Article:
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Hybrid Vehicles Still More Expensive To Own Than Other Gas-sipping Vehicles

By - Source: Tom's Hardware US | B 16 comments


Santa Monica (CA) - Higher gas prices may drive consumers to look more seriously at hybrid vehicles, but gas prices will have to rise substantially before you will be able to save money on a per-mile-basis, claims.

Based on an acquisition via 60-month financing (10% down payment, best possible financing rates), a five-year ownership, 15,000 miles driven per year, the website found that the Chevrolet Aveo is the cheapest car to own with a per-mile cost of 42.7 cents. The car remains the cheapest car to operate at $5 per gallon (46.1 cents) and $6 per gallon (49.6 cents).

The top ten includes Hyundai Accent, Honda Fit, Toyota Yaris, Honda Civic Nissan Versa, Mazda 3i, Kia Rio, Scion xB and the Toyota Corolla. Yes, Japanese cars are dominating the ranking and there is not a single hybrid among the top ten. said that Honda Civic Hybrid is currently the cheapest hybrid car on a per-mile basis with a cost of 47.6 cents per mile at $4.06 per gallon, 49.9 cents at $5 and 52.4 cents at $6 per gallon. Only if gas will rise to a cost of $6 per gallon, the Civic hybrid will break into the top 10 and replace the Toyota Corolla (1.8 liter, 4-cylinder), which is estimated to cost 53.0 cents at this point. The Civic Hybrid is currently ranked at #14 overall.

The high sticker price keeps other hybrids from being "cheap" vehicles to operate, if you look at the overall cost over five years. The Toyota Prius, believes to be the most fuel-efficient car on the roads today, will cost you 50.3 cents per gallon at $4.06 per gallon (rank #34), the Nissan Altima Hybrid 54.0 cents (#66), the Chevrolet Malibu Hybrid 56.3 cents (#81), the Ford Escape Hybrid 58.3 cents (#94), the Mercury Mariner Hybrid (2-wheel drive) 59.6 cents (#102), the Toyota Camry Hybrid 63.0 cents (#134), the Mercury Mariner Hybrid (4-wheel drive) 63.4 cents (#136), the Toyota Highlander Hybrid 72.5 cents (#190) and the Lexus RX400h 89.7 cents (#260).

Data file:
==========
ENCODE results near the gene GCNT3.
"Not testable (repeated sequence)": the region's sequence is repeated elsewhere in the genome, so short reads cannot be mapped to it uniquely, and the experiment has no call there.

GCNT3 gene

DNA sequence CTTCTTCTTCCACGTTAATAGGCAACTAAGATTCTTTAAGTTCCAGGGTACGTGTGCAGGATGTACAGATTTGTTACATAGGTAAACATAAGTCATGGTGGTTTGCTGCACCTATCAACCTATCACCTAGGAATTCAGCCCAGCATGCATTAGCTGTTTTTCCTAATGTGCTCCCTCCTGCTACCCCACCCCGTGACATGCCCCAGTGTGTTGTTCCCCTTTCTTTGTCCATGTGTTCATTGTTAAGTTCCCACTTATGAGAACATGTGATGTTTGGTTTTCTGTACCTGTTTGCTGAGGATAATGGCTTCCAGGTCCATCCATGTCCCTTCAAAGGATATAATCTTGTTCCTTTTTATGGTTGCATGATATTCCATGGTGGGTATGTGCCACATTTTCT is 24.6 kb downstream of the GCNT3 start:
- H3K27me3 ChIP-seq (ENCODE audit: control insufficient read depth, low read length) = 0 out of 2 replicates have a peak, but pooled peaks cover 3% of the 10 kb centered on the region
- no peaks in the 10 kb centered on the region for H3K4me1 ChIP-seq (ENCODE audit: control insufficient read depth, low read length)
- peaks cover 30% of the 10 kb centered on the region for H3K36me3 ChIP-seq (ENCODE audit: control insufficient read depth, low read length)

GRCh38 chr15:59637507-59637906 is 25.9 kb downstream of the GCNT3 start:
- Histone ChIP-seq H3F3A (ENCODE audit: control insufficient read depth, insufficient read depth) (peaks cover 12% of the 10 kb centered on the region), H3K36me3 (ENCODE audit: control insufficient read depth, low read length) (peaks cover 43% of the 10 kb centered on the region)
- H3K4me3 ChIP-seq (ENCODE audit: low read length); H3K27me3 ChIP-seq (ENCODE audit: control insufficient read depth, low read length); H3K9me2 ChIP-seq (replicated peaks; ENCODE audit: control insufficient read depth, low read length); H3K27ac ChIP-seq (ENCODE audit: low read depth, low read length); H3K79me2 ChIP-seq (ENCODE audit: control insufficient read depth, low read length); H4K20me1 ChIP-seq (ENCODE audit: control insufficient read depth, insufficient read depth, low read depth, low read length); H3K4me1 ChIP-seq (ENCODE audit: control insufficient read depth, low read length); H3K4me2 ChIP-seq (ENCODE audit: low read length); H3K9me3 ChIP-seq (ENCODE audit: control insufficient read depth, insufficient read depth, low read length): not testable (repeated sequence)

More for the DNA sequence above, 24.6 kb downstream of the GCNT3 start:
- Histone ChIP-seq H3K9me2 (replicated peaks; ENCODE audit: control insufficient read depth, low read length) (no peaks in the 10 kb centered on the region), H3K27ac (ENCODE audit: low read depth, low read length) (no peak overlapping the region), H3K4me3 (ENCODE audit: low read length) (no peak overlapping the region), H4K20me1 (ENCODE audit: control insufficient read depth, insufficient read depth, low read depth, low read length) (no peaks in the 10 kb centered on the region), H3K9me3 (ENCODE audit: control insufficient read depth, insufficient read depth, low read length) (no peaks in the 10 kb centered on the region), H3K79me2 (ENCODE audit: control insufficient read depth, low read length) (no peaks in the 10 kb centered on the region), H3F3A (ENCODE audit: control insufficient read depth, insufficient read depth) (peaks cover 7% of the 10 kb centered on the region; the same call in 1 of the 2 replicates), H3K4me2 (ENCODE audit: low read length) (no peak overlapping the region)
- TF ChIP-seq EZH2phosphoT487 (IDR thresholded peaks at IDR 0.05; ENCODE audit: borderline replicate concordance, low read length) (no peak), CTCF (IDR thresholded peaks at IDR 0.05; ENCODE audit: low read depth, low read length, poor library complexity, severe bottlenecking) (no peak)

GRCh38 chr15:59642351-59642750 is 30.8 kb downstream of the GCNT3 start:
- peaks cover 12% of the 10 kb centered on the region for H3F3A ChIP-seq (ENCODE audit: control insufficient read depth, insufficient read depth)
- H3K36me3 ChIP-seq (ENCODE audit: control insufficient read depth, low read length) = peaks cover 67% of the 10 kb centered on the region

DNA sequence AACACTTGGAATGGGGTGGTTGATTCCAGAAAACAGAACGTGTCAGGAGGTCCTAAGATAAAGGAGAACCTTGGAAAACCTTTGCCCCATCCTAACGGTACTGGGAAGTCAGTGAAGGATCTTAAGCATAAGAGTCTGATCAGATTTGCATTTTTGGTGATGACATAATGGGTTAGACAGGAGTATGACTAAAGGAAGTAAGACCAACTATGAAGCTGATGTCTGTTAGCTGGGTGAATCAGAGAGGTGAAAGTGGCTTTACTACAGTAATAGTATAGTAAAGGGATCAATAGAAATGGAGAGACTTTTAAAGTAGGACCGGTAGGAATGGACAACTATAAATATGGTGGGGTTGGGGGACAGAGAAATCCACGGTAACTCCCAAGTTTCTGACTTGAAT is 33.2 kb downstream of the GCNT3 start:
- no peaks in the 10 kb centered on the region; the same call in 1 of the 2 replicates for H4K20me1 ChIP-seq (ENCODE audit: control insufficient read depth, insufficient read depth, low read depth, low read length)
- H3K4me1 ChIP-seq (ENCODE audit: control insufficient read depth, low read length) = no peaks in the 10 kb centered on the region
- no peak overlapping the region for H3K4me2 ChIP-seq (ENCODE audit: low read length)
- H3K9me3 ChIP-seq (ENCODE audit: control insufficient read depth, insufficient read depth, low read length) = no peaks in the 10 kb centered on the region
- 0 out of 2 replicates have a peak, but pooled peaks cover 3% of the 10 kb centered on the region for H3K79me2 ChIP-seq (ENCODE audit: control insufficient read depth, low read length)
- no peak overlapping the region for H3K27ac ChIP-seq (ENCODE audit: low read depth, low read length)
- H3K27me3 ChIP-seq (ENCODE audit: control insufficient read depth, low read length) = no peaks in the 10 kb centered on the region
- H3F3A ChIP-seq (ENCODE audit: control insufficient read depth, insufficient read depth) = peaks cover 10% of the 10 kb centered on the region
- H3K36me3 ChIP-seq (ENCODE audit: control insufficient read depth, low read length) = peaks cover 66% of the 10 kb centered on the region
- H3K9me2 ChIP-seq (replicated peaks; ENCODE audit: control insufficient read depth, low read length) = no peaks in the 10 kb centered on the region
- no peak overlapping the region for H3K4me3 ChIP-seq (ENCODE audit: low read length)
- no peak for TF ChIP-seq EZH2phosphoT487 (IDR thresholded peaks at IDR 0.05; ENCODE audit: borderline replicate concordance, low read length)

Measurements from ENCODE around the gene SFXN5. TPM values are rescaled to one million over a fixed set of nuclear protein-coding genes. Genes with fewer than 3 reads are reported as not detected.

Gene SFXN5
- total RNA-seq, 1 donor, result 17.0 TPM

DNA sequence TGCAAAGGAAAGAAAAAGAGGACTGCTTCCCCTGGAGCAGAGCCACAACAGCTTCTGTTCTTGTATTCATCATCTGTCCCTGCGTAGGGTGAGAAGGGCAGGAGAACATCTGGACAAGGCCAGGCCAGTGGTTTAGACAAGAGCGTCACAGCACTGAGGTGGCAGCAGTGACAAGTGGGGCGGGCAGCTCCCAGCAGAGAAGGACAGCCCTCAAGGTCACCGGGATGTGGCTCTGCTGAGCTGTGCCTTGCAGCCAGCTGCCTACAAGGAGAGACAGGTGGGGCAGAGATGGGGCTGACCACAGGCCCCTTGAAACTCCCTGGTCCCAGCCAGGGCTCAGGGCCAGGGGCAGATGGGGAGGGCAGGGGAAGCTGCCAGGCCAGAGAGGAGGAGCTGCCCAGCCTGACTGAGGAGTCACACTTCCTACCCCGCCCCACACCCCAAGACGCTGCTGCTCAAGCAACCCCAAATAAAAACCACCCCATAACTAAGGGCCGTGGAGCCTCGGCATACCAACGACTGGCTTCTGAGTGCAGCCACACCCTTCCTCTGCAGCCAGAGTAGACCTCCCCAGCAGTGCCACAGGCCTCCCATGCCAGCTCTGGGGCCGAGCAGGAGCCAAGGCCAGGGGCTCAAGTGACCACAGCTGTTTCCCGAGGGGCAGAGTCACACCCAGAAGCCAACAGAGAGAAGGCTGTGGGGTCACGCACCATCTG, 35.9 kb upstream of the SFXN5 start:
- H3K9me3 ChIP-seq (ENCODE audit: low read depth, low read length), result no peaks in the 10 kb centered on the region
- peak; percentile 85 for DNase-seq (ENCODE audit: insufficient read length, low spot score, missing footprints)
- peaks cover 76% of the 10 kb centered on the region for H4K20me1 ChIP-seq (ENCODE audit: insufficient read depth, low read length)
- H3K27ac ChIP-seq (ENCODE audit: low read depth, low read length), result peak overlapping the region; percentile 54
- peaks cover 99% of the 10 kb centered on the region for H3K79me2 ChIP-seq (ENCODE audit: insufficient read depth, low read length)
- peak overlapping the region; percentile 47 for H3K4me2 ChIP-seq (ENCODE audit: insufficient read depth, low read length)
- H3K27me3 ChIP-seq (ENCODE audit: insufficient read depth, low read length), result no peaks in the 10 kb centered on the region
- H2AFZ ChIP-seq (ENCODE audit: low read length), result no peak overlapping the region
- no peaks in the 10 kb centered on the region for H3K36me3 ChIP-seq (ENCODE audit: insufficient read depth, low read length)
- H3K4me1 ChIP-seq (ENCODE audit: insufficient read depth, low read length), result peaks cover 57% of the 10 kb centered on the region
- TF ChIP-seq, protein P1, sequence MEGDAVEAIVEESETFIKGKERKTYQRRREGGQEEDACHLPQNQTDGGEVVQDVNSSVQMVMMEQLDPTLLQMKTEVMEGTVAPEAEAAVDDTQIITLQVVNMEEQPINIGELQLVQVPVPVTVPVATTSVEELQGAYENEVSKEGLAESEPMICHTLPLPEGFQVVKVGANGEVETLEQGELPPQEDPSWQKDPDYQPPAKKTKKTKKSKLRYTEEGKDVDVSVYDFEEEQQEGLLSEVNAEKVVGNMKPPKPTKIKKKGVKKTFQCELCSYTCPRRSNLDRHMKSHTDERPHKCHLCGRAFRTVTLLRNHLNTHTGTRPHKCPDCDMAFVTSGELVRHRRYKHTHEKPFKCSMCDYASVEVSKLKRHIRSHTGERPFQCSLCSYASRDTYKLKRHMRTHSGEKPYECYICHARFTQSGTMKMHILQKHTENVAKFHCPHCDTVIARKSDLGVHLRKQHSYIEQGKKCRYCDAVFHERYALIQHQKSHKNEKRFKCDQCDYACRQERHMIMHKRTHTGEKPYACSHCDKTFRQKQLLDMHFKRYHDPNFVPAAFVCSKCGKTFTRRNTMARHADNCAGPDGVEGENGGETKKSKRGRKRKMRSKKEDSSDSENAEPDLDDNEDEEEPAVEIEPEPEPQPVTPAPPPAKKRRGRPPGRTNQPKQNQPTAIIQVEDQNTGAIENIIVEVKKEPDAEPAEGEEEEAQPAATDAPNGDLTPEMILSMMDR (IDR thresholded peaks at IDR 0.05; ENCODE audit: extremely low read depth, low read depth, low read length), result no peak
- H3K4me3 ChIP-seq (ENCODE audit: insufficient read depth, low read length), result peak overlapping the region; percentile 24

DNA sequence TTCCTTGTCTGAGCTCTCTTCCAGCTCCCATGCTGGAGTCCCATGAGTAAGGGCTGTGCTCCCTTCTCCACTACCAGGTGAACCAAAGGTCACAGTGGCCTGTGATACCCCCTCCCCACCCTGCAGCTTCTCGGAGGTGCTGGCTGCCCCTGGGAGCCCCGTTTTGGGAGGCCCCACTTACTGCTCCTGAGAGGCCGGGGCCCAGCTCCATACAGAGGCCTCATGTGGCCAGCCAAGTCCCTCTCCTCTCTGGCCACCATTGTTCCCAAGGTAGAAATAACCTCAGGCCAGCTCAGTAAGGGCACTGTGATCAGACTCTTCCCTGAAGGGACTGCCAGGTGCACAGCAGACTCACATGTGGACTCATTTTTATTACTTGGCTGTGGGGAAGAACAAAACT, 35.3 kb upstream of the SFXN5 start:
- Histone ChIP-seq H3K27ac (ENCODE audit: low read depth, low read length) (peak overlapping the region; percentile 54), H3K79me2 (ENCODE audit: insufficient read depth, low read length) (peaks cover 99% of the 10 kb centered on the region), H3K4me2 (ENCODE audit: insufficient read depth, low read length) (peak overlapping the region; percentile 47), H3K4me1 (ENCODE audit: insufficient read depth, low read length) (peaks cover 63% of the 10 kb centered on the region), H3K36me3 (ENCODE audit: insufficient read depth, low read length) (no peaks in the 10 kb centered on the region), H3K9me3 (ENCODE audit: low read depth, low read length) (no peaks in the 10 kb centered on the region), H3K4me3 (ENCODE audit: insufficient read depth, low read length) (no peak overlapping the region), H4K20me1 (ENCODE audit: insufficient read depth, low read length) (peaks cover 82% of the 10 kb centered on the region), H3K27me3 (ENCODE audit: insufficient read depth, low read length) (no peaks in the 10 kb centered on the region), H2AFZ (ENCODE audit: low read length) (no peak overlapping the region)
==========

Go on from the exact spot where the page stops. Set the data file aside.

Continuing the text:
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  • 0 Hide
    soulrider4ever , June 26, 2008 9:59 AM
    Did they factor in the tax deduction saving each year??
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    blackened144 , June 26, 2008 12:49 PM
    Or the cost of batteries for the Hybrid?
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    wiyosaya , June 26, 2008 12:51 PM